2015 was an amazing year, both for video games and I. Personally, I bought a house and got married, two wonderful but stressful events that left me turning to games for an escape in the brief periods I wasn’t building Ikea furniture or choosing patterns for chair covers.
That is reflected in the games I enjoyed the most this year. While Fallout 4, Metal Gear Solid V, The Witcher 3 and Bloodborne are all incredible experiences, I found myself looking for games I could play in short, contained bursts that required less commitment but offered immediate returns. Two in particular stood out that I want to expand on here, but first a shout-out to the honourable mentions.
- Cities: Skylines: It lacked a real endgame, but solving the traffic nightmares my creations developed made me “that guy” who now thinks he knows exactly how to fix Sydney’s nightmare roads.
- Battlefield: Hardline (single player): Hardline never stood a chance, a CSI: Miami popcorn game in a post-Ferguson world. All it wanted to be was a cheesy buddy-cop action series and in that it succeeded, for a few mindless nights I thoroughly enjoyed the story of Hardline and its fun, if samey, stealth gameplay.
- Threes!: I still regularly play my Game of the Year 2014. I finally cracked the elusive 3072 tile, once, and now that Threes is available to play for free in a browser (and that counts as a re-release for 2015), I may never get any work done again.
- Fibbage and Quiplash: Jackbox Games has invented a genre of party games that does not get nearly enough credit, or play. Fibbage is the better “game”, made available in Australia this year, but Quiplash gives you more opportunity — and reward — for being funny while also not being prone to spoilers. Both are regulars at any gathering of more than four of my friends.
And now, my two favourite games of 2015.
2. Super Mega Baseball
Baseball is a strange, contradictory sport. A marathon regular season rewards the most consistent teams who are then placed in high pressure, one off games to decide a champion. No baseball game has captured that contradiction better than Super Mega Baseball.
In Super Mega Baseball these pressure moments matter. Big stats don’t mean anything if a player falters under the brightest lights and the ego system represents that better than any baseball game ever made. You will truly fear pitching to some players in critical moments and you will dread a jelly-legged hitter coming up to the plate on your last chance at the winning run.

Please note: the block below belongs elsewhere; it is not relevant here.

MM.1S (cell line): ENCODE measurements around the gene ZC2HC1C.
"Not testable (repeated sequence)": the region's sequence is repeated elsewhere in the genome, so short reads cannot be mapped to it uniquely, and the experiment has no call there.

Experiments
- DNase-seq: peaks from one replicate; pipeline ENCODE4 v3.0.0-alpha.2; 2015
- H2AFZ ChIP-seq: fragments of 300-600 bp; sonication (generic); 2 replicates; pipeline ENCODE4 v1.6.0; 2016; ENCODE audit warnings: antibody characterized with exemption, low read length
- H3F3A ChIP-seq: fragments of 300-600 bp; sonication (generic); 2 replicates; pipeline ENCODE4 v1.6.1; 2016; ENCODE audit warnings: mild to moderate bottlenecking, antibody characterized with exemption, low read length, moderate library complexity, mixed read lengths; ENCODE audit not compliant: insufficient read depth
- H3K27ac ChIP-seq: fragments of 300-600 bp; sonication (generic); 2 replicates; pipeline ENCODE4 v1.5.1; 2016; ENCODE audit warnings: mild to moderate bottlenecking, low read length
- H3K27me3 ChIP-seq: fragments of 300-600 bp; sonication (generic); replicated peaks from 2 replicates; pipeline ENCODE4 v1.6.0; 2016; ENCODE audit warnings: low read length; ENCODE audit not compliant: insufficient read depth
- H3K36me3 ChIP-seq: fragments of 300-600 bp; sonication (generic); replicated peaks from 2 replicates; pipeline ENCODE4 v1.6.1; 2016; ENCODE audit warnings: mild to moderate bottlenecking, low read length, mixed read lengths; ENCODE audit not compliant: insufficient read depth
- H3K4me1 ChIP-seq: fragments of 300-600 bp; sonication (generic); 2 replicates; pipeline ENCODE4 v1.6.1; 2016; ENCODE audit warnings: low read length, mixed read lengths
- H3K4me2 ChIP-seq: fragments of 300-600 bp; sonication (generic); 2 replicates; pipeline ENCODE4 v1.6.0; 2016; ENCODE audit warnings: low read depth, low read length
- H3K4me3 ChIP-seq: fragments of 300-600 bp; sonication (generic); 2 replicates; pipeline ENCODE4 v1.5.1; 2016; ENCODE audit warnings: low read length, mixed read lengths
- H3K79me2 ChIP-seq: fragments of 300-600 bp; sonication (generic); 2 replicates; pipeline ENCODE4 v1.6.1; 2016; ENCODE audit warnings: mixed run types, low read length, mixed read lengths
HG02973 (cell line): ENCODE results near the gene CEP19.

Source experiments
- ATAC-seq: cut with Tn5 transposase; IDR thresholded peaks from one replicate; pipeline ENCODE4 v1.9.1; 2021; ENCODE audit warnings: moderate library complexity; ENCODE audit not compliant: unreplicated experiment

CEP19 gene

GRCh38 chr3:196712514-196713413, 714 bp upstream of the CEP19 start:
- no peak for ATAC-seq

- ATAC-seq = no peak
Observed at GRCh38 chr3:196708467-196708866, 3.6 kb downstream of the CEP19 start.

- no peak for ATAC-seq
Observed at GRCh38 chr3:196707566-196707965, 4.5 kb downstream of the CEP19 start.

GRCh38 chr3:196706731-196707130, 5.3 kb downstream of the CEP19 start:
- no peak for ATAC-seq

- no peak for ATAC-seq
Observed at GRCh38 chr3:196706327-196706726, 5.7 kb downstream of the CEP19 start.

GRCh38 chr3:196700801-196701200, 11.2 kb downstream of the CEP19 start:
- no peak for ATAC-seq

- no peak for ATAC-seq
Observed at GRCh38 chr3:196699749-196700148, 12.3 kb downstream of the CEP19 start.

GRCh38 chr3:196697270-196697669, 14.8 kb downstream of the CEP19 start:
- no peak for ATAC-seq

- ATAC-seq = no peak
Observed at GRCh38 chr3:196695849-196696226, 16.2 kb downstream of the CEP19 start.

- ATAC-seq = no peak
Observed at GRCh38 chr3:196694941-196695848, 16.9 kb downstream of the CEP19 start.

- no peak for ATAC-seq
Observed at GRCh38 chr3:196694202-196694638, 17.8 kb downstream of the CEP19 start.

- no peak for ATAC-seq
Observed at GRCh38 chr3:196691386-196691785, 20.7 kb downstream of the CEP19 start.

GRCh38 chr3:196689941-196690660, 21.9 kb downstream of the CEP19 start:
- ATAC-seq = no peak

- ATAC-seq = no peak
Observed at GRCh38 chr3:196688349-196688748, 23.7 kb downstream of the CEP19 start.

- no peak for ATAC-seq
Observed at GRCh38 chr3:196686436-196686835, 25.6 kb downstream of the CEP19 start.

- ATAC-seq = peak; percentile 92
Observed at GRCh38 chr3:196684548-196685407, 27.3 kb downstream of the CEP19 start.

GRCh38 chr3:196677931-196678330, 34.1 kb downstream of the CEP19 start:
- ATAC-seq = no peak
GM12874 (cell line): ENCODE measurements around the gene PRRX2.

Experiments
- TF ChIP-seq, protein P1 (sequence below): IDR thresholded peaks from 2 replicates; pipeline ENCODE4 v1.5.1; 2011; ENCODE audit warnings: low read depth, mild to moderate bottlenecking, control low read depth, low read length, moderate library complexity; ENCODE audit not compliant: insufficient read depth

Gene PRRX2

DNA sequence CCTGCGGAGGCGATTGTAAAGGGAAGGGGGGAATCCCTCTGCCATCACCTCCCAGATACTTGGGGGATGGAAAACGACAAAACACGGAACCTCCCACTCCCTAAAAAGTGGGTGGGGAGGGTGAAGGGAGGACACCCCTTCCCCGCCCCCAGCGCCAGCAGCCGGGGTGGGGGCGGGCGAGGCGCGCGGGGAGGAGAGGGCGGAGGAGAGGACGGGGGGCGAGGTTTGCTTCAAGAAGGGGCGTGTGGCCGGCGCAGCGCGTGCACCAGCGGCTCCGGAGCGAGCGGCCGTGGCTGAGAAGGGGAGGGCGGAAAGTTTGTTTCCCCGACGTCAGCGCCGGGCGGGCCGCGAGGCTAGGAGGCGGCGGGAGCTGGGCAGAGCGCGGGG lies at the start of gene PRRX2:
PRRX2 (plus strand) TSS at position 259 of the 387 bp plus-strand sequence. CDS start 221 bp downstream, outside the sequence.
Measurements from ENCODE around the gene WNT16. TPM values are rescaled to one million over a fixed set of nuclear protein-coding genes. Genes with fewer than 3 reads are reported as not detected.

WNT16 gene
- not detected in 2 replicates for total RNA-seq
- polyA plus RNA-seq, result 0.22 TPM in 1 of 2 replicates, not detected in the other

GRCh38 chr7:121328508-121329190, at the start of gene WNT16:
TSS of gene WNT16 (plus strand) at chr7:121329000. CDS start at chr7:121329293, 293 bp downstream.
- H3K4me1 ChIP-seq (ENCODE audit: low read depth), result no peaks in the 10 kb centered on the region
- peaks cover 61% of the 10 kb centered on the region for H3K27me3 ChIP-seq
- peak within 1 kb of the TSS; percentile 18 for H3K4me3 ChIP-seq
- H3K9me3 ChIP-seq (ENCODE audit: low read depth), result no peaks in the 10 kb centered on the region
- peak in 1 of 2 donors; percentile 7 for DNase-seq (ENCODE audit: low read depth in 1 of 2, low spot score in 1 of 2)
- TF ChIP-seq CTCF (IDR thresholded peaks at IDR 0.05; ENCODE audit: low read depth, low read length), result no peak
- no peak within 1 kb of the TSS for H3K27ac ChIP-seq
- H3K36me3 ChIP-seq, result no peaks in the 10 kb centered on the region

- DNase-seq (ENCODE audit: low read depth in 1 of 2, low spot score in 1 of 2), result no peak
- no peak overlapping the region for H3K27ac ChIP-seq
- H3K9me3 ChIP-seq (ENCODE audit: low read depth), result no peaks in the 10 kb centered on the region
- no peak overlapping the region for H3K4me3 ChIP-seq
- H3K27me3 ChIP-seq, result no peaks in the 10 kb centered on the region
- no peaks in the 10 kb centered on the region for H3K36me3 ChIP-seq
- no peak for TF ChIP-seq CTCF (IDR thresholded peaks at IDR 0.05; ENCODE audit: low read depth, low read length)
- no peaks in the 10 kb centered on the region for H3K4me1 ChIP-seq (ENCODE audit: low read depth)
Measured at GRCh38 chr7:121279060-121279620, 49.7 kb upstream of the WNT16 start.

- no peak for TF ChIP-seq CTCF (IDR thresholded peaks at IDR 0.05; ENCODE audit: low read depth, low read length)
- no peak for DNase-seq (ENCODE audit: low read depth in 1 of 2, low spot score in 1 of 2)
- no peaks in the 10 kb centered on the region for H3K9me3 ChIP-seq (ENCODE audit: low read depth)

The baseball itself is fantastic, an incredible balance between pitcher and hitter and difficulty settings that can be so finely tuned you will always get the experience you want. Super Mega Baseball is chock full of personality, a deep love of the game touches every blade of grass on the field and it comes through in presentation, character and gameplay.
Don’t let the cartoon looks and lack of licenses fool you; if you have any love of baseball you need to play Super Mega Baseball. Even if you don’t this is a brilliant sports game, one that strains and enhances all the wonderful elements of the sport into a game that transcends its origins, like NBA Jam did for basketball. Super Mega Baseball is the best baseball game I have ever played.
1. Rocket League
Every recess and lunch through high school we played touch football. In a single school year we would play enough games to fill a professional career. We had our superstars and we had our scrubs, but over the 300 something games we would play in a year everybody had their moment. Everybody threw that incredible flick pass, put in the kick that bounced perfectly for a try or had that one game where everything went right.
While today I have swapped lunch time schoolyard football for lunch time Stevivor news post writing, Rocket League takes me back to the yellow-brown grass of the high school back oval. To a playing field where every game is life or death until the next one starts, where you never remember the final score but you never forget that overtime, length of the field goal scored against some jerk who said “nice shot” when you accidentally knocked in an own goal trying to make a heroic save.
Rocket League is the closest video games have come to sports. Sure, League of Legends, Dota 2, Counter-Strike and even Call of Duty get more play in the Esports scene, but Rocket League delivers not just close to but the exact thrill of playing physical sports. If video games and Esports are going to penetrate the mainstream, it will be games like Rocket League that do it.
There is no barrier to entry with Rocket League; no impenetrable lingo, complex rule set or metagame that runs five levels deep. You drive (or fly) a car around, attempting to hit a giant ball into a goal. You don’t min/max or memorise build orders, you only execute the basic skills of the game as best you can. That is the beauty of Rocket League — it replicates as well as any game can how you learn the skills of a sport, right down to those crazy flukes you pull off that become those magic moments, now saved into replays rather than memories.
Sure, just like high school eventually the fastest and most skilled kids will score the most tries and win the most games, but that isn’t why most of us will play Rocket League. We will instead play it for those fleeting moments of glory, the highlight reel moments that you will save and watch over and over again, moments that, when they happen against you, you curse, brush off and forget the moment you click “next game”.
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